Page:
In his research, Tobias Ide analyzed empirical data and records from 20 conflict regions in Africa, Latin America, Asia and the Pacific. Seven of the conflicts over renewable resources he investigated escalated to violence. Over an extended timeframe, it regularly came to the use of force and there were several fatalities.
Under which conditions do conflicts over renewable resources turn violent? As a first step to answering this question, Ide identified potential catalysts in the data. The geographer then analyzed how these factors are combined in non-violent and violent conflicts, respectively. By doing so, he was able to show that conflicts only resulted in violence when three factors were simultaneously given: mutual negative attitudes and non-acceptance between the groups involved; minor differences in power between the actors involved; and major political changes, such as the introduction of a new political system.
The violent conflicts in southern Ethiopia confirm Ide’s findings. The arid Oromia Region is home to nomadic groups who often clash over water and grazing land. For years the frictions between these similarly powerful groups were largely non-violent in nature, but created a culture of suspicion and hostility. A drought in the late 1980s made the situation even more tense.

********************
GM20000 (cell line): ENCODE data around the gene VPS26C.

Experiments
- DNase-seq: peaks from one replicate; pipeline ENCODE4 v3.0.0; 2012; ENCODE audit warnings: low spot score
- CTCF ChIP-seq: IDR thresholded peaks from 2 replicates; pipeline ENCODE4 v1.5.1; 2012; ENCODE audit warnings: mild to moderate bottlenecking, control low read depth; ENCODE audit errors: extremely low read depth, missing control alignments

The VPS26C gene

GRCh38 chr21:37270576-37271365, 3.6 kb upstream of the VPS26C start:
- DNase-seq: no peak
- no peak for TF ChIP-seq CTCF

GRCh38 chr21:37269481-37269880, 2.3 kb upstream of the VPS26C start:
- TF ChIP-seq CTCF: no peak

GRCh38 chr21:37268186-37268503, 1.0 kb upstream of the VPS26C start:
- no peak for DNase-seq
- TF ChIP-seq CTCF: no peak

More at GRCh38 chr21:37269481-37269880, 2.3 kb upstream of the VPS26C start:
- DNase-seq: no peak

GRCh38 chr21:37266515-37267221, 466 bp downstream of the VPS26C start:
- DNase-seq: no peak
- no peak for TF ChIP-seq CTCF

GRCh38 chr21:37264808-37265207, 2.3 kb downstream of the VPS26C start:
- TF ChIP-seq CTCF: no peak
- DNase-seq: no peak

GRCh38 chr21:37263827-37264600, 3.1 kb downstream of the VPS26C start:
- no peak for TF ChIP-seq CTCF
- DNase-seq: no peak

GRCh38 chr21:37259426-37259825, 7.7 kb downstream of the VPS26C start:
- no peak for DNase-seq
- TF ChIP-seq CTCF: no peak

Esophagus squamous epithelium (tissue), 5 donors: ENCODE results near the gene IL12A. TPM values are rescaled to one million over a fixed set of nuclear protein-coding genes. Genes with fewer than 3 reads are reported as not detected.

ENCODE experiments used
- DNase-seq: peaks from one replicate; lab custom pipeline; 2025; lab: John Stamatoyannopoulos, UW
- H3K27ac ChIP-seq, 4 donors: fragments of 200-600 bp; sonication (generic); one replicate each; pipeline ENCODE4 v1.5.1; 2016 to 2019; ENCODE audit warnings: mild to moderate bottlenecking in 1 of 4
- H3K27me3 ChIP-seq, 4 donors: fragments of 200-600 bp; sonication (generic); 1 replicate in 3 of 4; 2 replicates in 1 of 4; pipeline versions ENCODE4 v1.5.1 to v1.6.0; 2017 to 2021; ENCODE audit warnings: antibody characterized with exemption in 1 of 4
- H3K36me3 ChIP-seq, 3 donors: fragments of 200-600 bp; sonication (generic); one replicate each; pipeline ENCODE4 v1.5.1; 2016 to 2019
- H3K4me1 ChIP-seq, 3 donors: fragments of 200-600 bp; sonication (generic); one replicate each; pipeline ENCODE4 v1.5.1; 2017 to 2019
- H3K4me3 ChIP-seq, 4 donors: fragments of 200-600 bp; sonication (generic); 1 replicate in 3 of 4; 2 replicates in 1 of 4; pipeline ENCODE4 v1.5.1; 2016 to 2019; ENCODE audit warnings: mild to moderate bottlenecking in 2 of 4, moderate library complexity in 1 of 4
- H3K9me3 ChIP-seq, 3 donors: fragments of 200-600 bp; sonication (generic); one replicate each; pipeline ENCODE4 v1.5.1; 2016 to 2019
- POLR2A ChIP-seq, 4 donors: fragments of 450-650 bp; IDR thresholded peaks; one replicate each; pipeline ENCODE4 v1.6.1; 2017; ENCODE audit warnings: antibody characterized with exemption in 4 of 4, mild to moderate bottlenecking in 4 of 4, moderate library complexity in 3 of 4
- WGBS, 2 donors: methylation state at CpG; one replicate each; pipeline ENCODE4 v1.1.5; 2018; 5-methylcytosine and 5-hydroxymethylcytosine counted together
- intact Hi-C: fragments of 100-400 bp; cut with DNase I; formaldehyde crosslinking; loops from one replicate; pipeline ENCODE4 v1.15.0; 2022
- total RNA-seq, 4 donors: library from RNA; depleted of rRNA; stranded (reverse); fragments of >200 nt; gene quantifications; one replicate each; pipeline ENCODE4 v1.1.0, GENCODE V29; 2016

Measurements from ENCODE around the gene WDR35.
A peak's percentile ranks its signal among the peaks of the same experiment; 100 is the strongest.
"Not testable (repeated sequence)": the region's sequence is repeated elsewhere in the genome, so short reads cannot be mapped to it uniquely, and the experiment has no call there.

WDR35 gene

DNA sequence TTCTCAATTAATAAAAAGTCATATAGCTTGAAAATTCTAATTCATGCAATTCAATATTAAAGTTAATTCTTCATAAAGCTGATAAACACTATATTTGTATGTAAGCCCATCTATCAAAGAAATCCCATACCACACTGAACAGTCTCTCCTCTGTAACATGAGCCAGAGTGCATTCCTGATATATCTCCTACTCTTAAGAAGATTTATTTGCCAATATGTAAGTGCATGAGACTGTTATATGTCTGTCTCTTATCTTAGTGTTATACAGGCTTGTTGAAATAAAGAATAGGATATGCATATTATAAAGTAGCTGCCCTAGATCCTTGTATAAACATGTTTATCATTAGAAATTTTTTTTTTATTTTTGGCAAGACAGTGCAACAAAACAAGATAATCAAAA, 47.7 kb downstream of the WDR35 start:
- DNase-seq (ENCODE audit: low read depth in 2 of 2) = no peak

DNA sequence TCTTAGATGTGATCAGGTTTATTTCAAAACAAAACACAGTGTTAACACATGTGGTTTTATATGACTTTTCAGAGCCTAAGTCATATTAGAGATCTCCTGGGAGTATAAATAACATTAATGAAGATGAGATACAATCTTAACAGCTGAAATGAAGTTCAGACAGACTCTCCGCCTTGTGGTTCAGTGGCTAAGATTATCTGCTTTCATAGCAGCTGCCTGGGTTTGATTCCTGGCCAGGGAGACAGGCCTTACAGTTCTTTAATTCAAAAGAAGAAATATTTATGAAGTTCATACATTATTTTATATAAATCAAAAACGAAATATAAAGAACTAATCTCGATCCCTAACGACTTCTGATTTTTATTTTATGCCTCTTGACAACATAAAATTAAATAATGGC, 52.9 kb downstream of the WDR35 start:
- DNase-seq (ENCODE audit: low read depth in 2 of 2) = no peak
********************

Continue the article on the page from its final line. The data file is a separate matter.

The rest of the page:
Yet it was only the change of government between 1991 and 1994, in the course of which the old communist-authoritarian regime was replaced by a democratic one, that ultimately brought things to a head. The political change brought with it new regulations on the allocation of resources, conflict arbitration and the commercialization of agriculture, exacerbating the previous tensions. As such, the region clearly reflects the interplay of low differences in power, growing hostilities and acute political change – and with them, the correspondingly escalating conflicts over land and water resources.
We see, then, that the scarcity of renewable resources alone does not automatically produce violent conflicts; instead, the political conditions and balance of power are crucial. Ide’s analysis shows: if any of the three factors can be counteracted, violence is unlikely. However, blocking political change and bringing about substantial power differences between rival groups is not in keeping with democratic values or human rights. Accordingly, the primary goal should be to promote mutual acceptance and reconciliation between the conflicting parties.
Free access to the publication in "Global Environmental Change" was funded by the Cluster of Excellence CliSAP.